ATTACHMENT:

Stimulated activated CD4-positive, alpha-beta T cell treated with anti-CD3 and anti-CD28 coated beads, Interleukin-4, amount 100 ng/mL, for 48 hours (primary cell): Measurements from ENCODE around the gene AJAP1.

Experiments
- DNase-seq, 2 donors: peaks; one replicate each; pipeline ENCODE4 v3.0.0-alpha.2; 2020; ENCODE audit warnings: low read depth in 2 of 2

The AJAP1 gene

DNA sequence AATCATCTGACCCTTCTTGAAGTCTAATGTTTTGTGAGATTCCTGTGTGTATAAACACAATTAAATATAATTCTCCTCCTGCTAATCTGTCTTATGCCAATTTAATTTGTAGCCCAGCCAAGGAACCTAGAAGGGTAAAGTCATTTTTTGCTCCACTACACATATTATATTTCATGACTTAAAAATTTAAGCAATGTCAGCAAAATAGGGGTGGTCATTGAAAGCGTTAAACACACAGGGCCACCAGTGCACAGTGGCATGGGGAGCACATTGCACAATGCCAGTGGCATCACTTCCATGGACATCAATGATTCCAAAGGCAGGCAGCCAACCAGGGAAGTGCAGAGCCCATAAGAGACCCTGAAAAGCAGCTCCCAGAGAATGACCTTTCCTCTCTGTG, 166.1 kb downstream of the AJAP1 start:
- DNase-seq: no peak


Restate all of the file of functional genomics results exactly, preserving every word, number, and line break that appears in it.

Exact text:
Stimulated activated CD4-positive, alpha-beta T cell treated with anti-CD3 and anti-CD28 coated beads, Interleukin-4, amount 100 ng/mL, for 48 hours (primary cell): Measurements from ENCODE around the gene AJAP1.

Experiments
- DNase-seq, 2 donors: peaks; one replicate each; pipeline ENCODE4 v3.0.0-alpha.2; 2020; ENCODE audit warnings: low read depth in 2 of 2

The AJAP1 gene

DNA sequence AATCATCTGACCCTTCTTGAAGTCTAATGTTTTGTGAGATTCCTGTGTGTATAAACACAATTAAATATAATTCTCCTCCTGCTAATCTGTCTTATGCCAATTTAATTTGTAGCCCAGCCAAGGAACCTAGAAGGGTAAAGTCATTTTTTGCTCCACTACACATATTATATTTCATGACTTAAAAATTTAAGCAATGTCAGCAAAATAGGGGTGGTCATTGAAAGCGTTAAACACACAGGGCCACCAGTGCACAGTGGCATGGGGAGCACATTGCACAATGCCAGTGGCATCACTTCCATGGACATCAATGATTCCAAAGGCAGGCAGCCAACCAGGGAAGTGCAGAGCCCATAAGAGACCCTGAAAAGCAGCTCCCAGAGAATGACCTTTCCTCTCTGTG, 166.1 kb downstream of the AJAP1 start:
- DNase-seq: no peak